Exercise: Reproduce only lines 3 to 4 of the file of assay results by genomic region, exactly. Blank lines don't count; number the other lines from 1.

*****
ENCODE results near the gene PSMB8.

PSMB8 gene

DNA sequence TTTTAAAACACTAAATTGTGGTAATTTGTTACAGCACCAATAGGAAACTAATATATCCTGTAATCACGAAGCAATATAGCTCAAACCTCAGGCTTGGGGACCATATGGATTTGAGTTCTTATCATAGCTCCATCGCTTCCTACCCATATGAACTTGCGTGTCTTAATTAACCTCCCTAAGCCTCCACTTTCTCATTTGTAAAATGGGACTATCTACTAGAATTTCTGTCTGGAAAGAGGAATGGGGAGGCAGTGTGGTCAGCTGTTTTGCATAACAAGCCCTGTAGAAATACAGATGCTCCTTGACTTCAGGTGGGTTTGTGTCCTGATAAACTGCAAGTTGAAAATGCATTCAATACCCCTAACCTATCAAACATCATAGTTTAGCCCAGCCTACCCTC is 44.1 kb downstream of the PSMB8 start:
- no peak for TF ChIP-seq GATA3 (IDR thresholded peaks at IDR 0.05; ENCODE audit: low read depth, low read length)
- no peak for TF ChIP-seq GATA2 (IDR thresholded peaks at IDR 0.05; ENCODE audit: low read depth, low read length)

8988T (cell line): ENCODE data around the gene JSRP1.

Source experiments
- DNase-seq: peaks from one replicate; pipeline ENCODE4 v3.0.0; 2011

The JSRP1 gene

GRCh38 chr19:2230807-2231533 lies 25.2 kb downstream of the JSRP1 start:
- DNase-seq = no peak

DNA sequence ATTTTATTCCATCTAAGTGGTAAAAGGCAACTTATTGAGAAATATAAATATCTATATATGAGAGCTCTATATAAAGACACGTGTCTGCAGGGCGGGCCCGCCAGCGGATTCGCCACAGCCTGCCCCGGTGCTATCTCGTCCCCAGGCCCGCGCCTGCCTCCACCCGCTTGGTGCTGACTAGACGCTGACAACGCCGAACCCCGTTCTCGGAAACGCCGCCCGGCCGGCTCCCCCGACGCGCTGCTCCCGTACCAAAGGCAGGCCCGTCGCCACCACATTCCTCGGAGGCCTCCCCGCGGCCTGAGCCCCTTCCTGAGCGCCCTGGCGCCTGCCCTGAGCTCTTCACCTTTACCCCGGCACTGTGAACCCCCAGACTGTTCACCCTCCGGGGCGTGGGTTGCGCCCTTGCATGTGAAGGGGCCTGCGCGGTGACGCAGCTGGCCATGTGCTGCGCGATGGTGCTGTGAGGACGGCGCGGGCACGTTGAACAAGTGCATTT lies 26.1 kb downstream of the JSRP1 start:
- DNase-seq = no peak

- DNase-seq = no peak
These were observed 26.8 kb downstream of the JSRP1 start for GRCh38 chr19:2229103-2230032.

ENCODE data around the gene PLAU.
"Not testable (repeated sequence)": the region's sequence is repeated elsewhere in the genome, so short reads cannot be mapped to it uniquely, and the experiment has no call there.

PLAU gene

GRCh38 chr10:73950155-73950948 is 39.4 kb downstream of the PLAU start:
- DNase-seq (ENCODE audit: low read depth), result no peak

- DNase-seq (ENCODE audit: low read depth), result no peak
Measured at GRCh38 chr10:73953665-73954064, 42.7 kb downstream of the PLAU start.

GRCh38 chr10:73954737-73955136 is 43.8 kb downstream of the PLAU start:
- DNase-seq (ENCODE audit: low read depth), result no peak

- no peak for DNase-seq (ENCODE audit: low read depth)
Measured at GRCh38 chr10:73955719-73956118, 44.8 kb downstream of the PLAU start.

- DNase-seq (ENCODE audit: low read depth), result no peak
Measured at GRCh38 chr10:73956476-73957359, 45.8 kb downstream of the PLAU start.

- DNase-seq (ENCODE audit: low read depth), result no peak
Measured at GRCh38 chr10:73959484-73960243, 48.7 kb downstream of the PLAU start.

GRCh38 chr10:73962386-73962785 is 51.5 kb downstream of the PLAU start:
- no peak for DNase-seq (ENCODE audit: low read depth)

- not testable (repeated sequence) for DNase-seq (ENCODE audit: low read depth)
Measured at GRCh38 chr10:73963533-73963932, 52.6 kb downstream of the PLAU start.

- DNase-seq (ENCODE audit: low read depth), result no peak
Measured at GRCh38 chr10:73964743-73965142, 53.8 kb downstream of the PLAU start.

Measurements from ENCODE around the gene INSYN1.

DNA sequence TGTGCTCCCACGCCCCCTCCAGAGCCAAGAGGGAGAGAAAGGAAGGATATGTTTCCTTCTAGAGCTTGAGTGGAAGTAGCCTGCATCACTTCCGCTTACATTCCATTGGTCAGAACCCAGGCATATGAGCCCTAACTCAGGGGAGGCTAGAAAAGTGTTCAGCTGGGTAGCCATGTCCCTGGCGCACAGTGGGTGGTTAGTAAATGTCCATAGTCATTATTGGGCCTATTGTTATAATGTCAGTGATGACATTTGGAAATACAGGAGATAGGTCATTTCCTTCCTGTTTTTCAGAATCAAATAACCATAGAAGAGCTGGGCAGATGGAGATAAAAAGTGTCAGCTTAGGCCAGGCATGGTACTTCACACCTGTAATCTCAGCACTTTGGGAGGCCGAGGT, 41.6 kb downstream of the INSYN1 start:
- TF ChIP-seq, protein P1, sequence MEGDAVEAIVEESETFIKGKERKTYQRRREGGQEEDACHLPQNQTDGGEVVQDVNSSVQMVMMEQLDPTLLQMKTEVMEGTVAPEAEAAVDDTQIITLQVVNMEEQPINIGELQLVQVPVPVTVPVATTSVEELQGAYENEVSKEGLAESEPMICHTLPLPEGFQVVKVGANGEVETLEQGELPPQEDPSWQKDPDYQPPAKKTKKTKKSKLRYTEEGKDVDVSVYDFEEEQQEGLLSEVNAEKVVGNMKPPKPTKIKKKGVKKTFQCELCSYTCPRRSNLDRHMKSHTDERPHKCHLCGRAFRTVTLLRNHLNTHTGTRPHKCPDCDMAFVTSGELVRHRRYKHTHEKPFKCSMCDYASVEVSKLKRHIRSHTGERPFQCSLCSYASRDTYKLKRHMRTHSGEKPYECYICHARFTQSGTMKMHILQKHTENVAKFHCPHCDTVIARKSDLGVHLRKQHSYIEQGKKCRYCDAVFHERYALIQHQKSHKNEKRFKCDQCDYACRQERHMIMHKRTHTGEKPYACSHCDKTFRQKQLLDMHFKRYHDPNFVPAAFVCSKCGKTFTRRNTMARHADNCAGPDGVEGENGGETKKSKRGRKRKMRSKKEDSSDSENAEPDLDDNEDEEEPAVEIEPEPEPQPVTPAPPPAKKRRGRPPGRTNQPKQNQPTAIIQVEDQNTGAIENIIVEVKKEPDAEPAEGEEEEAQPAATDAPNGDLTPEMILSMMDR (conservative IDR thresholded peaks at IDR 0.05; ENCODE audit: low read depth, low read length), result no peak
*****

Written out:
DNA sequence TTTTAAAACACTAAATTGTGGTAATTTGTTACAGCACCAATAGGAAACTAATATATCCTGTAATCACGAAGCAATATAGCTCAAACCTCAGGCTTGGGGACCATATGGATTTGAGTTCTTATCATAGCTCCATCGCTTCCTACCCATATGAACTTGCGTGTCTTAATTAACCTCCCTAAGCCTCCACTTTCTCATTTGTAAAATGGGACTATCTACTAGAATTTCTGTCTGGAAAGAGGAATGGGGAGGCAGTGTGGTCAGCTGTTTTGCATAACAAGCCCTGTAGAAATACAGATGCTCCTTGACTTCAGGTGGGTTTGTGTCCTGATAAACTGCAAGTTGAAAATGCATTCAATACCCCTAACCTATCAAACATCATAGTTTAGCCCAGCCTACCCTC is 44.1 kb downstream of the PSMB8 start:
- no peak for TF ChIP-seq GATA3 (IDR thresholded peaks at IDR 0.05; ENCODE audit: low read depth, low read length)